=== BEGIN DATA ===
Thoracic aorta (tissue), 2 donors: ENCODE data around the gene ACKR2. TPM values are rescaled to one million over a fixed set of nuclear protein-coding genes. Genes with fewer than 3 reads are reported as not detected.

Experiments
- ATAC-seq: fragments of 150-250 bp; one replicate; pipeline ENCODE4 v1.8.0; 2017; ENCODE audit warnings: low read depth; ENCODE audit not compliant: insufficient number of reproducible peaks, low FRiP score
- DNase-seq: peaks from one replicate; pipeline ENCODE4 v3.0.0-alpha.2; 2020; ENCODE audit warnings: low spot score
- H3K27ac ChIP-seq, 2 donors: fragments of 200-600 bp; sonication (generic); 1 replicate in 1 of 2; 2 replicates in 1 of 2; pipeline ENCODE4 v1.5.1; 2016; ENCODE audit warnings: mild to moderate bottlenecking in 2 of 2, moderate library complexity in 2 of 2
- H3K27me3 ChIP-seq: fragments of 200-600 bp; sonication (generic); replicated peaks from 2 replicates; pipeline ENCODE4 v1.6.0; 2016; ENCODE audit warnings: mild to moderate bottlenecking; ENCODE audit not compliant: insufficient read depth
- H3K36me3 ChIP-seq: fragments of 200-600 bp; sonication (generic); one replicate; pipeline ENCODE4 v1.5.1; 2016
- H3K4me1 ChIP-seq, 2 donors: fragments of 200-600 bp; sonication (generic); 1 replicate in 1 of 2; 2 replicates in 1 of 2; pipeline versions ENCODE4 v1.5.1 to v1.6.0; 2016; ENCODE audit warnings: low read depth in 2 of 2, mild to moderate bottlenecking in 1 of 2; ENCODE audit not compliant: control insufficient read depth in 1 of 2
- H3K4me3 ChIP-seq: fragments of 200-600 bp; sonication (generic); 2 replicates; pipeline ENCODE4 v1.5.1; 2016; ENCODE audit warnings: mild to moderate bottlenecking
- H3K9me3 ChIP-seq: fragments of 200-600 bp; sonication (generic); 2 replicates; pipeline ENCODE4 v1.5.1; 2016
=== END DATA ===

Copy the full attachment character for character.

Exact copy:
Thoracic aorta (tissue), 2 donors: ENCODE data around the gene ACKR2. TPM values are rescaled to one million over a fixed set of nuclear protein-coding genes. Genes with fewer than 3 reads are reported as not detected.

Experiments
- ATAC-seq: fragments of 150-250 bp; one replicate; pipeline ENCODE4 v1.8.0; 2017; ENCODE audit warnings: low read depth; ENCODE audit not compliant: insufficient number of reproducible peaks, low FRiP score
- DNase-seq: peaks from one replicate; pipeline ENCODE4 v3.0.0-alpha.2; 2020; ENCODE audit warnings: low spot score
- H3K27ac ChIP-seq, 2 donors: fragments of 200-600 bp; sonication (generic); 1 replicate in 1 of 2; 2 replicates in 1 of 2; pipeline ENCODE4 v1.5.1; 2016; ENCODE audit warnings: mild to moderate bottlenecking in 2 of 2, moderate library complexity in 2 of 2
- H3K27me3 ChIP-seq: fragments of 200-600 bp; sonication (generic); replicated peaks from 2 replicates; pipeline ENCODE4 v1.6.0; 2016; ENCODE audit warnings: mild to moderate bottlenecking; ENCODE audit not compliant: insufficient read depth
- H3K36me3 ChIP-seq: fragments of 200-600 bp; sonication (generic); one replicate; pipeline ENCODE4 v1.5.1; 2016
- H3K4me1 ChIP-seq, 2 donors: fragments of 200-600 bp; sonication (generic); 1 replicate in 1 of 2; 2 replicates in 1 of 2; pipeline versions ENCODE4 v1.5.1 to v1.6.0; 2016; ENCODE audit warnings: low read depth in 2 of 2, mild to moderate bottlenecking in 1 of 2; ENCODE audit not compliant: control insufficient read depth in 1 of 2
- H3K4me3 ChIP-seq: fragments of 200-600 bp; sonication (generic); 2 replicates; pipeline ENCODE4 v1.5.1; 2016; ENCODE audit warnings: mild to moderate bottlenecking
- H3K9me3 ChIP-seq: fragments of 200-600 bp; sonication (generic); 2 replicates; pipeline ENCODE4 v1.5.1; 2016